6 Homemade herbicides: Kill the weeds without killing the Earth

Many common weeds can be either food, medicine, or unwanted visitors to the garden, depending on the varieties and how you view them. But if you've eaten all of them you can, and you still need to get rid of weeds in your yard, it's far better for you, your soil, and your local waterways to choose a more environmentally friendly herbicide than those commonly found in the home and garden center. DIY Non-Toxic Dish Detergent for 8 Cents a Load. Flickr/Sarah Korf/CC BY 2.0 Of the 88 dishwasher detergents listed in Environmental Working Group's new Guide to Healthy Cleaning, nearly 70 percent scored a rating of D or F, indicating that the ingredients offer 'likely' or 'potentially significant' hazards to health or the environment.

DIY Non-Toxic Dish Detergent for 8 Cents a Load

Along with a gaggle of ingredients that you wouldn't wish on your worst enemy, other ingredients like sodium hypochlorite and zinc carbonate are of high concern for acute and chronic toxicity to aquatic life. Meanwhile, four products - that's right, four out of 88 - received an A rating which indicates that they are considered relatively safe for human health and the environment.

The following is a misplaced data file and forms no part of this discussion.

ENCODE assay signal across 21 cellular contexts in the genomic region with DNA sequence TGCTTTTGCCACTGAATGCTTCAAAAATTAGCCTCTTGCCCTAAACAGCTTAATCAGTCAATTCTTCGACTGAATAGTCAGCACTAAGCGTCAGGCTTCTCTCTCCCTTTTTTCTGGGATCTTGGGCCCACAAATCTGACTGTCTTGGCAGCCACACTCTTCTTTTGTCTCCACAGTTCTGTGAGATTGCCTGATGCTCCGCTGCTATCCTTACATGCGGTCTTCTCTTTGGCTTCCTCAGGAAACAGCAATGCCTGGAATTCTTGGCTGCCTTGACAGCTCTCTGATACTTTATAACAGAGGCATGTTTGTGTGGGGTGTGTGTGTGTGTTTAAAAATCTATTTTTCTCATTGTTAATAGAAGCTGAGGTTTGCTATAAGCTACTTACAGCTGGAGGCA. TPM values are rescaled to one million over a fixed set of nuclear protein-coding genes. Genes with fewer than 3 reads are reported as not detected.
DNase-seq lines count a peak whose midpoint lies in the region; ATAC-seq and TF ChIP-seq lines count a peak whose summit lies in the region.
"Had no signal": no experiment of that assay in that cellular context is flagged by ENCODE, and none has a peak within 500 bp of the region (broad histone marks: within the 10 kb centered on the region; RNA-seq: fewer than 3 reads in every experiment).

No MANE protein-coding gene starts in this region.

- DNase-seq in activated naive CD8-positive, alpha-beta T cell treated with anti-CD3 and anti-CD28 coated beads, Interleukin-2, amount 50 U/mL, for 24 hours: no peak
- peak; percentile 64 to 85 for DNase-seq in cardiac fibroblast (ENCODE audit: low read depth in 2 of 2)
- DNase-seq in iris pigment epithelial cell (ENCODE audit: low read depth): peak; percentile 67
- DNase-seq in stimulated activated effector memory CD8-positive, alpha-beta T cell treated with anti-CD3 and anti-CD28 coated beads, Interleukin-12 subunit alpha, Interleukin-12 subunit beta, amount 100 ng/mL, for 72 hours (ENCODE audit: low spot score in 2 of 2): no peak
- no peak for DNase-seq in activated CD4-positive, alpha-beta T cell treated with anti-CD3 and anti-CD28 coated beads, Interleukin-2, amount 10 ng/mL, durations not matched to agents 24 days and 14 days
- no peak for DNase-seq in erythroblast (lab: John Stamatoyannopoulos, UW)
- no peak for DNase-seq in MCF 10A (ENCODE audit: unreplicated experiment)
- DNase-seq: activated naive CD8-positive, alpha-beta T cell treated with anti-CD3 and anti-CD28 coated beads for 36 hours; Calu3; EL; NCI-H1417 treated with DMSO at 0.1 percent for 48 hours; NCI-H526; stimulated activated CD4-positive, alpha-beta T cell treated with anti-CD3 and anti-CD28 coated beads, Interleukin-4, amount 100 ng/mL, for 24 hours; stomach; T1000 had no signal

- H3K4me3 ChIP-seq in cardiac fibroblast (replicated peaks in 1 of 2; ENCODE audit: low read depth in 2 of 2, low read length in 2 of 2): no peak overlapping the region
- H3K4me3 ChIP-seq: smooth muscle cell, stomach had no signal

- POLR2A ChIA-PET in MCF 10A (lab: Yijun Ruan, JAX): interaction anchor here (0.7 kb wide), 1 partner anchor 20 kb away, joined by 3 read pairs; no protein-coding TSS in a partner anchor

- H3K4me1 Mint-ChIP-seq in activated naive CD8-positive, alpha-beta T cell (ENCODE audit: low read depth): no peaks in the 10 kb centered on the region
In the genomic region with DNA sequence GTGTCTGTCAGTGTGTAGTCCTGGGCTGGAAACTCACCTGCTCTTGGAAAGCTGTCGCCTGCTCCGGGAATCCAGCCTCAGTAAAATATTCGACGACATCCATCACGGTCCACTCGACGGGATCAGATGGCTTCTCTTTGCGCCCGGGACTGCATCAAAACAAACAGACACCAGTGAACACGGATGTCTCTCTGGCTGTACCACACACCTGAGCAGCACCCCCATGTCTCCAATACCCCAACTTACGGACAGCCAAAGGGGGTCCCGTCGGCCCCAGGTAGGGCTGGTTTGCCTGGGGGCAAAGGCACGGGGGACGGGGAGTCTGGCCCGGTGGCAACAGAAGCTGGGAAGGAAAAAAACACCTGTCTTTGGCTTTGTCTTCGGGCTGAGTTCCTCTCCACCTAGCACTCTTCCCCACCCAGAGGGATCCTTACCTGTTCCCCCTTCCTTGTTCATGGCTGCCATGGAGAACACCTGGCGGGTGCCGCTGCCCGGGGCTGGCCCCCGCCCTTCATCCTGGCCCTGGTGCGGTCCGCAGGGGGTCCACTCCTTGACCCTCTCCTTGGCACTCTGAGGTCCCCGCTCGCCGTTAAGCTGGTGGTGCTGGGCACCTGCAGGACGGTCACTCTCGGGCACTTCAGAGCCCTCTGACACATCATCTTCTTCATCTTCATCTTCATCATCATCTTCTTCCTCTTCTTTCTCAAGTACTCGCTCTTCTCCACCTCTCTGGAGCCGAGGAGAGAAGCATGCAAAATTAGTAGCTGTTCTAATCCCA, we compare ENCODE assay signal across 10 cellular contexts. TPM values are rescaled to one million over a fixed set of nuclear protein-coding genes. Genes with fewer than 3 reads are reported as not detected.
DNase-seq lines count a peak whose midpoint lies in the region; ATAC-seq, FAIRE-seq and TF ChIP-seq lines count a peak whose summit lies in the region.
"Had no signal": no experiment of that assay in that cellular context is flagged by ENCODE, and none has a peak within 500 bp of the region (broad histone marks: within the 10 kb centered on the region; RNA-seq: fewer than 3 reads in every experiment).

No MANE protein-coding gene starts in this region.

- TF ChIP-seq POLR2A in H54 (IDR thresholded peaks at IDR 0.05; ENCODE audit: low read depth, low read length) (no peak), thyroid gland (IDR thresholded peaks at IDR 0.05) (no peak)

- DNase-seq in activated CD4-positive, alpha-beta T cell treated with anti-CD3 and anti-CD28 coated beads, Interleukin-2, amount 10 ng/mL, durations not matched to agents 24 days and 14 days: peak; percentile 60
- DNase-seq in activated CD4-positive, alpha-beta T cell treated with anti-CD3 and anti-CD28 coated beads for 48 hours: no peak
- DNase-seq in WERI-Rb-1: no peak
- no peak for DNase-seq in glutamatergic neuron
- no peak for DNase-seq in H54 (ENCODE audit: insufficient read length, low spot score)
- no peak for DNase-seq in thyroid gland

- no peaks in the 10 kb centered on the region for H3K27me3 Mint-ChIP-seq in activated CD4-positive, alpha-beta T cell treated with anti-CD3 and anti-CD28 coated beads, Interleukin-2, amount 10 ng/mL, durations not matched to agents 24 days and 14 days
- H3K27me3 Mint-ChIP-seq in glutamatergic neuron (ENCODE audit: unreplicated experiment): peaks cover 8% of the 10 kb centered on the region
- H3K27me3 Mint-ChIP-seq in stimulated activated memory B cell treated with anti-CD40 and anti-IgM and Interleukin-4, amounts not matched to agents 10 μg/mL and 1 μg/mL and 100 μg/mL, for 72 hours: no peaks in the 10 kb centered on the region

Those four are: Homemade Borax-Free Dishwasher Detergent. Scientific consensus has gotten a bad reputation—and it doesn’t deserve it. One of the many unfortunate aspects of arguments over climate change is that it's where many people come across the idea of a scientific consensus.

Scientific consensus has gotten a bad reputation—and it doesn’t deserve it

Just as unfortunately, their first exposure tends to be in the form of shouted sound bites: "But there's a consensus! " "Consensus has no place in science! " Lost in the shouting is the fact that consensus plays several key roles in the process of science. S Guide to Healthy Cleaning. Miscellaneous Bulk Ingredients – Mountain Rose Herbs. Borax: Not the green alternative it's cracked up to be. Thursday, February 17, 2011.

Borax: Not the green alternative it's cracked up to be

67 Homemade, All-Natural Cleaning Recipes. Potassium carbonate. Potassium carbonate (K2CO3) is a white salt, soluble in water (insoluble in ethanol[2]), which forms a strongly alkaline solution.

Potassium carbonate

It can be made as the product of potassium hydroxide's absorbent reaction with carbon dioxide. It is deliquescent, often appearing a damp or wet solid. Potassium carbonate is used in the production of soap and glass. History[edit] Sodium carbonate. It most commonly occurs as a crystalline decahydrate, which readily effloresces to form a white powder, the monohydrate.

Sodium carbonate